The Ministry of Finance and the State Administration of Taxation has recently amended the VAT incentive policies on manufacturing with recycled materials. There are three types of VAT incentives:

  • VAT exemption
  • Levy but full refund
  • Levy but 50% refund

The matching lists of goods and recycled materials for the above three types of VAT incentives can be found in the tax notice Caishui (2008) No. 156.

For enterprises engaged in manufacturing qualified products with recycled materials listed in the Catalogue of Preferential CIT Treatment on the Integrated Utilisation of Resources, a 10% reduction is available when calculating the taxable revenue derived from such manufacturing activities for CIT purposes. However, the matching list in this catalogue is different from those eligible for VAT incentives. Enterprises need to check whether their business qualifies for both VAT and CIT incentives.

Purchase of specialised equipment

Ten per cent of the amount invested in certain specialised equipment may be credited against the CIT payable by the enterprise for the current year, and any excess in the credit may be carried forward for five succeeding tax years. To enjoy this tax incentive, the enterprise must purchase and use specialised equipment for environmental protection, energy or water conservation, environmentally safe production, etc.

The equipment is prescribed in Catalogue of Preferential CIT Treatments for Specialised Equipment in Environmental Protection, Catalogue of Preferential CIT Treatments for Specialised Equipment in Energy or Water Conservation and Catalogue of Preferential CIT Treatments for Specialised Equipment in Safe Production.

The amount of CIT payable is the taxable income multiplied by the applicable tax rate. This example shows how the credit system works.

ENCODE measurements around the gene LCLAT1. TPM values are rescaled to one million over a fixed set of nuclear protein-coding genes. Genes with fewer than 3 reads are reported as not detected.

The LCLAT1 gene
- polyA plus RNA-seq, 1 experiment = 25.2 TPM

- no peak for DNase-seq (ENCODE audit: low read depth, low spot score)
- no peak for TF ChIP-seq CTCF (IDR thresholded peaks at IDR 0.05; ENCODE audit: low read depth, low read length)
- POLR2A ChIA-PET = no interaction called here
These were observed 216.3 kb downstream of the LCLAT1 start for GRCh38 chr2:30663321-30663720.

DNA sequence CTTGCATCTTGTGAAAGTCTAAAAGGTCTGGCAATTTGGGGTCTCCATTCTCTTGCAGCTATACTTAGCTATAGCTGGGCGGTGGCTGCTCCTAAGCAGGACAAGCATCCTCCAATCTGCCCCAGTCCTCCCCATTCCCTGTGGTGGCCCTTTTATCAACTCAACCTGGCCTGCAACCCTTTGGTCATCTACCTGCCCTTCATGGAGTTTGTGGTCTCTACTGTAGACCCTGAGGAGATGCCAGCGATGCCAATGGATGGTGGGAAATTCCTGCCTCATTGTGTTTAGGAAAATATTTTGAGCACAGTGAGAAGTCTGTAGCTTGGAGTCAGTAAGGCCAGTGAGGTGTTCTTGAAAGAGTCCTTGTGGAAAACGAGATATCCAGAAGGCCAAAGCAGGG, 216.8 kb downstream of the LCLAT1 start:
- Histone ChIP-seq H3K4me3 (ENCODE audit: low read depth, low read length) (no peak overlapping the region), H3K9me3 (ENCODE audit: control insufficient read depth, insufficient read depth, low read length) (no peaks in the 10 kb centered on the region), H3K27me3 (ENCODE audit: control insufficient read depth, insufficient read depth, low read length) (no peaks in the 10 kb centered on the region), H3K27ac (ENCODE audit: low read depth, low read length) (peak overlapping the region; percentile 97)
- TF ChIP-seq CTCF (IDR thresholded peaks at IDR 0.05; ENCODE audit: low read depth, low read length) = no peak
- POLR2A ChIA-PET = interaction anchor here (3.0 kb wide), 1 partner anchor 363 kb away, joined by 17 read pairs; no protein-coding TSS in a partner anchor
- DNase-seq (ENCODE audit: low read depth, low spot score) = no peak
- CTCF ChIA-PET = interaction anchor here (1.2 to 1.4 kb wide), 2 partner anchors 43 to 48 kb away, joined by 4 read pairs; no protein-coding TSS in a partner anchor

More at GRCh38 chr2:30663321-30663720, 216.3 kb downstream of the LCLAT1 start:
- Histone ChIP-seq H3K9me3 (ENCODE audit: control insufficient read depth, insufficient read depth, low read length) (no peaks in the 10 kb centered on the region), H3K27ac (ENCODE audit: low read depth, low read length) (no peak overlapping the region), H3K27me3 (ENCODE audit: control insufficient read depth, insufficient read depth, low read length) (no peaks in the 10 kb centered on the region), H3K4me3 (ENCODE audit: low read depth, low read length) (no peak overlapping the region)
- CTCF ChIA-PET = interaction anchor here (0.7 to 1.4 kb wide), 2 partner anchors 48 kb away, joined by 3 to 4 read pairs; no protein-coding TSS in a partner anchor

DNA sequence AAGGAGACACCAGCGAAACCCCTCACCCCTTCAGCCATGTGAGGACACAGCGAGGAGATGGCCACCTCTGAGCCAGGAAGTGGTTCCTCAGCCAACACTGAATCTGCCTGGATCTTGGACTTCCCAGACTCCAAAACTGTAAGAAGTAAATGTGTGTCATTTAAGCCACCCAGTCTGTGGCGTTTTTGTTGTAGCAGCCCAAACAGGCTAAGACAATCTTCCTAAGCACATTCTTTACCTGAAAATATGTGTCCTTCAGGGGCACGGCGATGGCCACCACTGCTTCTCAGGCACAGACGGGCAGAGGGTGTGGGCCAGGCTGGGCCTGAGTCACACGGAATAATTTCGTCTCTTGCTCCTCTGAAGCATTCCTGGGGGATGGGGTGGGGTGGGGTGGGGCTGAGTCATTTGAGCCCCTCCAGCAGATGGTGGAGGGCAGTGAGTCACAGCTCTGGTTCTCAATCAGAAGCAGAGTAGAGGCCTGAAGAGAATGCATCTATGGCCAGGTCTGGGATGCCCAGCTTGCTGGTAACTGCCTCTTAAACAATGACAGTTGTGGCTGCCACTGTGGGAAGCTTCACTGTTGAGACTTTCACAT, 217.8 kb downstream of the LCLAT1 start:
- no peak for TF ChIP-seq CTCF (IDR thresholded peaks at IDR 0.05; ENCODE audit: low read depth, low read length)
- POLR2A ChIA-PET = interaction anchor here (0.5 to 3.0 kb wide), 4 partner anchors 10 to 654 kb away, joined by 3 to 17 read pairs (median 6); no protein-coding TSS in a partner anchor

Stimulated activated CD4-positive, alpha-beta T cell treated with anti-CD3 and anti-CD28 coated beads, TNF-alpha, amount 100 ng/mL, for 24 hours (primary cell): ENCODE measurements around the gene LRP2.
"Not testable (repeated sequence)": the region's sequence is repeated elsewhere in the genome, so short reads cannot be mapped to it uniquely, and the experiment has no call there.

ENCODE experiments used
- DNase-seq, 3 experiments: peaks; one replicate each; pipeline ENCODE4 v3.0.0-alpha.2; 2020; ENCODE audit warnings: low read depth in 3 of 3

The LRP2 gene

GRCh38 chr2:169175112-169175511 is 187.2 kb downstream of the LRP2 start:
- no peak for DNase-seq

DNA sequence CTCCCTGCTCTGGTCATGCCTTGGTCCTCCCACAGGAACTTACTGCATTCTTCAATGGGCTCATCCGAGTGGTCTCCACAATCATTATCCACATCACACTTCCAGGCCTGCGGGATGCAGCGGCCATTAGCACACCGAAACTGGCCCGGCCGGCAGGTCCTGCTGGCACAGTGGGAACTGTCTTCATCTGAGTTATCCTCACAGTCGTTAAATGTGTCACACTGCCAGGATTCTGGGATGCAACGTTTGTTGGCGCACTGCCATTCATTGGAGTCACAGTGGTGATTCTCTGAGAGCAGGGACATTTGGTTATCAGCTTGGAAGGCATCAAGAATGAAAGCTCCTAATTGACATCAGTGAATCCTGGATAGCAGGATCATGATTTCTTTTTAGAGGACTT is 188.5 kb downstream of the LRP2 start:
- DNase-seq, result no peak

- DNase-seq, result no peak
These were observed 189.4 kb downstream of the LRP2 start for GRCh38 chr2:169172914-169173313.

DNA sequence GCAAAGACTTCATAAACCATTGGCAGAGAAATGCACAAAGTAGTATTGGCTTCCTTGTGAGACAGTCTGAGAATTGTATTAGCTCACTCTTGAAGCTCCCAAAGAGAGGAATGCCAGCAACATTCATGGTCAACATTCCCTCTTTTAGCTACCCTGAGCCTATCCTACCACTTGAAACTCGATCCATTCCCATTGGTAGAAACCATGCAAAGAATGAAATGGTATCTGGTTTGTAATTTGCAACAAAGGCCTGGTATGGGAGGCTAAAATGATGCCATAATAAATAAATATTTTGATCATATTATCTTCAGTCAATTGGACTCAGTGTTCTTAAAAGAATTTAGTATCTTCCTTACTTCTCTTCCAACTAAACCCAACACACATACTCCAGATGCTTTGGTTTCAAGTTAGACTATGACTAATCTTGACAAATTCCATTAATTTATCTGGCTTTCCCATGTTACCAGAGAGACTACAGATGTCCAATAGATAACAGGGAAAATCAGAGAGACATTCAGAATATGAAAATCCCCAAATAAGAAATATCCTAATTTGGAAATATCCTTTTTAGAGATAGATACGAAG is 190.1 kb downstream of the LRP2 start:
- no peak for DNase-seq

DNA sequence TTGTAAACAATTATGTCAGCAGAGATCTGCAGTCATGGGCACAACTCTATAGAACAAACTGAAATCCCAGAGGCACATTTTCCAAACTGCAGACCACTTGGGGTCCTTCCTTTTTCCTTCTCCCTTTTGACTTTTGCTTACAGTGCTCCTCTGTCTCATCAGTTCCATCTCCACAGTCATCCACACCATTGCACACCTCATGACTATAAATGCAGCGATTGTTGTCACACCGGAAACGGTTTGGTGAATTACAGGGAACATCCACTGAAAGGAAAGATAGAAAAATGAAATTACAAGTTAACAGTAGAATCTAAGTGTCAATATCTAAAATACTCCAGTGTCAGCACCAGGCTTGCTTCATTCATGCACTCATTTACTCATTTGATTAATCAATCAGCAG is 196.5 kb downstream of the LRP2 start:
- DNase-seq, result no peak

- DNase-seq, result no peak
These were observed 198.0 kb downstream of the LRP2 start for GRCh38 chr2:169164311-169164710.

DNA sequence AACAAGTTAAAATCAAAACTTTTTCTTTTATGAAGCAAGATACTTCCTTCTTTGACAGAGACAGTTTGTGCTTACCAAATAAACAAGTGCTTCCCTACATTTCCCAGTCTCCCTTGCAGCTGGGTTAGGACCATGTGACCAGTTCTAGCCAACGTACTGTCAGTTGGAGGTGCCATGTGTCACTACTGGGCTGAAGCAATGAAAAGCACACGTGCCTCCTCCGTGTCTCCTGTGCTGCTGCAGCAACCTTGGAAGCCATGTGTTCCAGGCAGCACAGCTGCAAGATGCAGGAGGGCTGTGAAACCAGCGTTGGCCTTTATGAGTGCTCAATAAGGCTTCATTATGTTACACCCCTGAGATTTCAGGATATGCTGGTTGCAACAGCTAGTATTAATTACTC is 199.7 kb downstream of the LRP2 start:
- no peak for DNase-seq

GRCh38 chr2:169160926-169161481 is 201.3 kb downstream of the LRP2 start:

Qualified environmental protection and energy or water conservation projects

Qualified environmental protection and energy or water conservation projects include sewage treatment, landfill diversion, development and utilisation of methane, technological innovation in energy conservation and emission reduction, and seawater desalination. The Government is due to issue a catalogue which outlines the qualification criteria and scope. Income derived by an enterprise from engaging in qualified projects is eligible for a three-year CIT exemption and three-year 50% CIT reduction starting from the year in which the project first generates income.

CONCLUSION

Green tax is not new to China. But in this tax reform, the Government has developed more detailed standards and administrative procedures to regulate the market and make green taxes more effective.

Though we are experiencing a worldwide recession, there is no excuse not taking action in environmental protection. Governments all over the world are reviewing their green policies and implementing new ones. Green tax is a growing field of taxation, especially in developing countries like China. Is your company ready to go green and benefit while leading the way for others?

Bolivia Cheung is partner and Charlotte Chen is assistant manager at KPMG China


 

Last updated: 16 Jul 2014